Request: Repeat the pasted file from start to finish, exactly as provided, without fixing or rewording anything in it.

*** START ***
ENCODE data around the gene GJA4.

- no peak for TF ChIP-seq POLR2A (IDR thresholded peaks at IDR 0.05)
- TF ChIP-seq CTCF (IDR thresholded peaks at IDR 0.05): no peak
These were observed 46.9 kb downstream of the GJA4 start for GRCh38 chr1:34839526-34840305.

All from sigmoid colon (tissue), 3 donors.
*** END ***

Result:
ENCODE data around the gene GJA4.

- no peak for TF ChIP-seq POLR2A (IDR thresholded peaks at IDR 0.05)
- TF ChIP-seq CTCF (IDR thresholded peaks at IDR 0.05): no peak
These were observed 46.9 kb downstream of the GJA4 start for GRCh38 chr1:34839526-34840305.

All from sigmoid colon (tissue), 3 donors.